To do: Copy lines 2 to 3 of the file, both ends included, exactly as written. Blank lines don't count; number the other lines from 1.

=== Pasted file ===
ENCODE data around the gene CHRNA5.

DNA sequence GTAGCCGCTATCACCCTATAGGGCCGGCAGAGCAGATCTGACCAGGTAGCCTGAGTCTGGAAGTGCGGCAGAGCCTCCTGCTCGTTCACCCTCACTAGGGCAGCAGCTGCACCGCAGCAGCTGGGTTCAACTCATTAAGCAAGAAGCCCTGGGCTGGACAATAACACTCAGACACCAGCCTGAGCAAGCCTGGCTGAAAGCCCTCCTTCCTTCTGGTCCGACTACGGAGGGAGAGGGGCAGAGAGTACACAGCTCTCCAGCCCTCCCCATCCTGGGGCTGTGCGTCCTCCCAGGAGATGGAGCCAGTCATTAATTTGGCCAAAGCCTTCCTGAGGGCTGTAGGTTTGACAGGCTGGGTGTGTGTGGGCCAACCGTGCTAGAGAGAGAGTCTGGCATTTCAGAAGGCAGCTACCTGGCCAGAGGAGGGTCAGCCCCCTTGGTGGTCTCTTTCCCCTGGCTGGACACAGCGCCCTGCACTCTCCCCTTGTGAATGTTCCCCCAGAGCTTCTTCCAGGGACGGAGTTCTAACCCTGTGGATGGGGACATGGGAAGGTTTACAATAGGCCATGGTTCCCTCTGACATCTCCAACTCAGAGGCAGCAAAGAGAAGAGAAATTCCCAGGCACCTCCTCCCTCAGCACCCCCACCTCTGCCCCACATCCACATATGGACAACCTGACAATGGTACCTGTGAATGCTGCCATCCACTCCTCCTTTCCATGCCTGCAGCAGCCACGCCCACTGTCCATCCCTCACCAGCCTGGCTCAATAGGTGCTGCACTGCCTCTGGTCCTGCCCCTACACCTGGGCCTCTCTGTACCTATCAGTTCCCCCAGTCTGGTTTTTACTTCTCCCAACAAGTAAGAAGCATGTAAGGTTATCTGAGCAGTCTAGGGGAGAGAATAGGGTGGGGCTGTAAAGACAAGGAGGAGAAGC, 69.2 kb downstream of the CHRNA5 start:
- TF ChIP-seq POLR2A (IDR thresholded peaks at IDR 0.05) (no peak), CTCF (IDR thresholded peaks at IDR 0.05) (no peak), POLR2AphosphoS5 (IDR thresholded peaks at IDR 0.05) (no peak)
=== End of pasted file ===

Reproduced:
DNA sequence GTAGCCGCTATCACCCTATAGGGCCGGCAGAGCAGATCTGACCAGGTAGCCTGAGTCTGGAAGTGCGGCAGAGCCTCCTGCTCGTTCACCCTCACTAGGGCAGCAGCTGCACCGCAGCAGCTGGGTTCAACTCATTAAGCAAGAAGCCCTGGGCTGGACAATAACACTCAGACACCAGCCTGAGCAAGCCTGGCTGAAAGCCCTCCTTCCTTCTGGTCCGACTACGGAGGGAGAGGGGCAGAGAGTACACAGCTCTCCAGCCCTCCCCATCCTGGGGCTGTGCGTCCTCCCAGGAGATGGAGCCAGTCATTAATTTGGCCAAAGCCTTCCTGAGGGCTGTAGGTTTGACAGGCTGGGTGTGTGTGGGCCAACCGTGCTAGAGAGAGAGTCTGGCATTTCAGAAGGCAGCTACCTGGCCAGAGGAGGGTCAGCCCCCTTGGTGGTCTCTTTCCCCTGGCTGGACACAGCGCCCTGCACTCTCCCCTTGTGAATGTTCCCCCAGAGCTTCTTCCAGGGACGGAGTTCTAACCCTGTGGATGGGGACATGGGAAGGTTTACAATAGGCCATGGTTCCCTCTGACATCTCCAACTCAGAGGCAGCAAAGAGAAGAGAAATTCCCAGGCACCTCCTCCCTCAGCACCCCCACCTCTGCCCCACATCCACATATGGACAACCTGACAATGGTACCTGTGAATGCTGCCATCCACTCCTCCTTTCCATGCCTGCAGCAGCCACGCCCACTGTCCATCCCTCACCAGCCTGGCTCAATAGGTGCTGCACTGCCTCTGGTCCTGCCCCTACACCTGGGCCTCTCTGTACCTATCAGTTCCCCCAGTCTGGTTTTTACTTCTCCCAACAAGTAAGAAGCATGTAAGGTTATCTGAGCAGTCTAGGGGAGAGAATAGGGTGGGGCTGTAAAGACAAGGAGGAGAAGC, 69.2 kb downstream of the CHRNA5 start:
- TF ChIP-seq POLR2A (IDR thresholded peaks at IDR 0.05) (no peak), CTCF (IDR thresholded peaks at IDR 0.05) (no peak), POLR2AphosphoS5 (IDR thresholded peaks at IDR 0.05) (no peak)